me, and that looks to me, for his sake ? No, father. 1
will then give him up forever. I will come home to

" And then thou wilt worry and fret thy life out."

" I will be a good daughter. I will then do all
you wish me to do."

"God love thee! I will make no bargain with my
own dear little lass. If I let thee go, I will let thee go
freely ; for no matter how things turned, I could not
press a bargain with thee. Could I, Francesca ? "

" No, my father. You would lose your last hope

" Now, then, listen, and don't thee be put out at
what I say. I must help thee to look at every side of
so important a question. It means so much to so
many. Maybe then thou wilt find Lancelot easier thaa
thou thinks for. Maybe thou wilt hardly know th<i
man whom thou hast loved so truly. He has been liv-
ing in one kind of a way, and thou hast been living in
another kind of a way. Perhaps thou wilt meet an al-
together different Lancelot to the image thou has nursed
in thy own fond heart a Lancelot thy high, pure nature
could not love and could not trust. What would thou
do in such a case as that ? "

"If he came back to England must I not keep my
word ? I have no fear of Lancelot changing for the

" Keep thy word ? Not always. Circumstances alter
cases. It is pretty easy to do blundering wrongs under
the name of truth and honor."

" I never heard you talk in such a way before, father.' 1


" Maybe not. I went with Clara into the village
school the other day, and heard a lad saying some
verses they call ' Casabianca.' Clara called them very
silly verses, and I came to think she wasn't far wrong."

" Father!"

" Silly, and no mistake. Now, then, don't thee stand
to a foolish promise, but get off the burning deck of an
unhappy marriage without waiting for any orders but
thy own. As Clara said : ' If that boy Casabianca had
been a better sort of a hero, he would have known
when to act under orders and when to use his own
common sense.' There is a nobler way than mere
stupid obedience. Nelson refusing to see his admiral's
signal at the battle of Copenhagen was a bit of disobe-
dience that meant glorious victory. My dear lass, there
is a deal of be-praised Casabiancaism in this world, and
there is no worse form of it than sticking to the promise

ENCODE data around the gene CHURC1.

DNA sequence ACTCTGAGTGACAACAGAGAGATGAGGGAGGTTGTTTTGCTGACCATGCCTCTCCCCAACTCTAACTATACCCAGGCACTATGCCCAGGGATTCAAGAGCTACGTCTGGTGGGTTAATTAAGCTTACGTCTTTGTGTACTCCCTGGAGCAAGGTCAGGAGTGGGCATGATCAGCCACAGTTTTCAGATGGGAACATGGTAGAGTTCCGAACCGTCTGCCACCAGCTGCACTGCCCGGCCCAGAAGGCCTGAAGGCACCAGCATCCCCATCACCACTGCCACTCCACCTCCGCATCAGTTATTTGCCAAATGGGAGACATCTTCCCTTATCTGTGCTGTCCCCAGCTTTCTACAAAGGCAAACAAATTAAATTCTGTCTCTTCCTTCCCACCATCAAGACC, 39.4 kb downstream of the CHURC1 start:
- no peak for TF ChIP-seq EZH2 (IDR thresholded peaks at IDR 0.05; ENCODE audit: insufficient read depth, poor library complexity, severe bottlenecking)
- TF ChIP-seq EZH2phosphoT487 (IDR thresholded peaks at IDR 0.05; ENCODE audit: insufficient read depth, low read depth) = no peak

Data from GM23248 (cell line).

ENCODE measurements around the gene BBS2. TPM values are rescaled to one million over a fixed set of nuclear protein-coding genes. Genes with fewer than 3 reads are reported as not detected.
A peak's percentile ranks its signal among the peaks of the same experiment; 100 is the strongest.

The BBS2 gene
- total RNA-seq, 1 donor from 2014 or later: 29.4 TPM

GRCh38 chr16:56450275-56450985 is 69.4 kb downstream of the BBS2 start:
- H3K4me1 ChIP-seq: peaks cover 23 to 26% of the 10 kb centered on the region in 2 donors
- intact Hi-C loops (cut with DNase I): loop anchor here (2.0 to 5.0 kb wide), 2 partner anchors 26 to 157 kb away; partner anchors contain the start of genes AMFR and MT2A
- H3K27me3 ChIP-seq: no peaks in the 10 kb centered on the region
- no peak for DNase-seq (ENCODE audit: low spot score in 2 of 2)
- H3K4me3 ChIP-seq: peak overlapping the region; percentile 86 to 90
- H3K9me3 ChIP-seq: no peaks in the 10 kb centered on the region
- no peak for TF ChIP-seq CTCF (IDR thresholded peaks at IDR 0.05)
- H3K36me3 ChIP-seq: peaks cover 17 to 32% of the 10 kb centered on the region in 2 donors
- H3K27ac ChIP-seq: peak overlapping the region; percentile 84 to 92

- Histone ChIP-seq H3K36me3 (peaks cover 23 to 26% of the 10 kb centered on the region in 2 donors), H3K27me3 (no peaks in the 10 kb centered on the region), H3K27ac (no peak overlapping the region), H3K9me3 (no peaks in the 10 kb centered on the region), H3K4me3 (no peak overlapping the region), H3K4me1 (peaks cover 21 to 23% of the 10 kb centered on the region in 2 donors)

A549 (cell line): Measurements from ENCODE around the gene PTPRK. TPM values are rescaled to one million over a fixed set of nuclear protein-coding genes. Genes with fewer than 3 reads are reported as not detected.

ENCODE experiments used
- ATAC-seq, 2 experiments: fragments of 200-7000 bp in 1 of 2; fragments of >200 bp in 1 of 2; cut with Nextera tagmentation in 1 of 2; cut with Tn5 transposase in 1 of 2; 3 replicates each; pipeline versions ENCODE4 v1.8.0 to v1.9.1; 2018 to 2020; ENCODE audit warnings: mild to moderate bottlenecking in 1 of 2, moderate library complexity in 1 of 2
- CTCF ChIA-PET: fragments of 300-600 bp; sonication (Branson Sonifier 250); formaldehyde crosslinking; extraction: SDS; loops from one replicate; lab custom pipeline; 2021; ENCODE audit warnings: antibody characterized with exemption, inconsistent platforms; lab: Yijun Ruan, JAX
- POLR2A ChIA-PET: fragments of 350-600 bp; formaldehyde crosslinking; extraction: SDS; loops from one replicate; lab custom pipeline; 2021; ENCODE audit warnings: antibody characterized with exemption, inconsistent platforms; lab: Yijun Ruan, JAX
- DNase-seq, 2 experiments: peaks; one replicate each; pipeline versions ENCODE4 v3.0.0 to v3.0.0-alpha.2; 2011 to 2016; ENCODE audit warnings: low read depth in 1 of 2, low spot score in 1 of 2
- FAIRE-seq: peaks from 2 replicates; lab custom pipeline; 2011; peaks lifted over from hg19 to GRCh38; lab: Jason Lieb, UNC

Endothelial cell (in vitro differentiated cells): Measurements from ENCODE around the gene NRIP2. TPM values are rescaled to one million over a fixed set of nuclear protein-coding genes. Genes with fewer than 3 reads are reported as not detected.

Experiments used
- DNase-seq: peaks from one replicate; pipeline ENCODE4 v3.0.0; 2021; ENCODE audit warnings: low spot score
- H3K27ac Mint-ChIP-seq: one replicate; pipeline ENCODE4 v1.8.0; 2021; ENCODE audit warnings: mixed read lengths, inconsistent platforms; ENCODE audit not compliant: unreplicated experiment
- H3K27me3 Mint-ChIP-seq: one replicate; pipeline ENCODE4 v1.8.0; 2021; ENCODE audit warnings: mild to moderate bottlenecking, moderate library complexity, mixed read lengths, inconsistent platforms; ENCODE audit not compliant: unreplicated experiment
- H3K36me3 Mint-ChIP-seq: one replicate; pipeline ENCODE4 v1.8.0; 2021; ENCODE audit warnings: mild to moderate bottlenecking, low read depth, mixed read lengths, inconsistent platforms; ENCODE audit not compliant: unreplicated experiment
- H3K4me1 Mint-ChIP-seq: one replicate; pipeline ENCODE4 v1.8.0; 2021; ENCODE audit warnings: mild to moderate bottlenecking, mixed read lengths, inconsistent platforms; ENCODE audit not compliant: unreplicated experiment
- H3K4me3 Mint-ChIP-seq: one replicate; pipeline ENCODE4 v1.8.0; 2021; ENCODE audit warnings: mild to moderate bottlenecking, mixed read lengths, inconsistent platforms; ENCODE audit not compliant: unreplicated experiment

of a marriage that has become unsuitable and is like to
be unhappy. There would be more honor and truth in
keeping off that kind of a burning deck than in stand-
ing by it. So if Lancelot found is not all thy fancy
has painted him, just issue fresh orders to thyself. But
I have not said yet that I would let thee go at all. I
must talk to Clara about it. I do not know what she
will say to such a move. I will tell thee plainly it is a
very great trial to me only to think of parting with thee.
But, my dear, I would lay my hands under thy feet to
make thee happy. It must be something more than my
own feelings that says ' No ' to any wish of thine."

And, of course, Clara combated all doubts and fears
and reluctances with a tact that left the squire without
a single reasonable opposition. She would not admit


that the customs and traditions of other ladies of Ather-
ton ought in any way to control Francesca's life. Fran-
cesca lived in a different period, surrounded by changing
ideas and by changed circumstances. Old models
would not fit her conditions; she was compelled to
order her life to its own individuality. As for danger,
Clara would not admit the possibility. She had been a
great traveler; many ladies of her acquaintance had
traveled still more. Slight inconveniences there might
be, but it would be good for Francesca to have her
thoughts diverted from the loss of her lover to little
physical inconveniences.

" You know, squire," she said, " how pressing and
absorbing such trials can be ; for I once saw you fret
for a whole week about the loss of your shaving-soap
on your wedding-trip, too ! "

"She may come across that young man, Clara.
Women are not only good seekers, they are good find-
ers ; and I do not wish her to meet him again."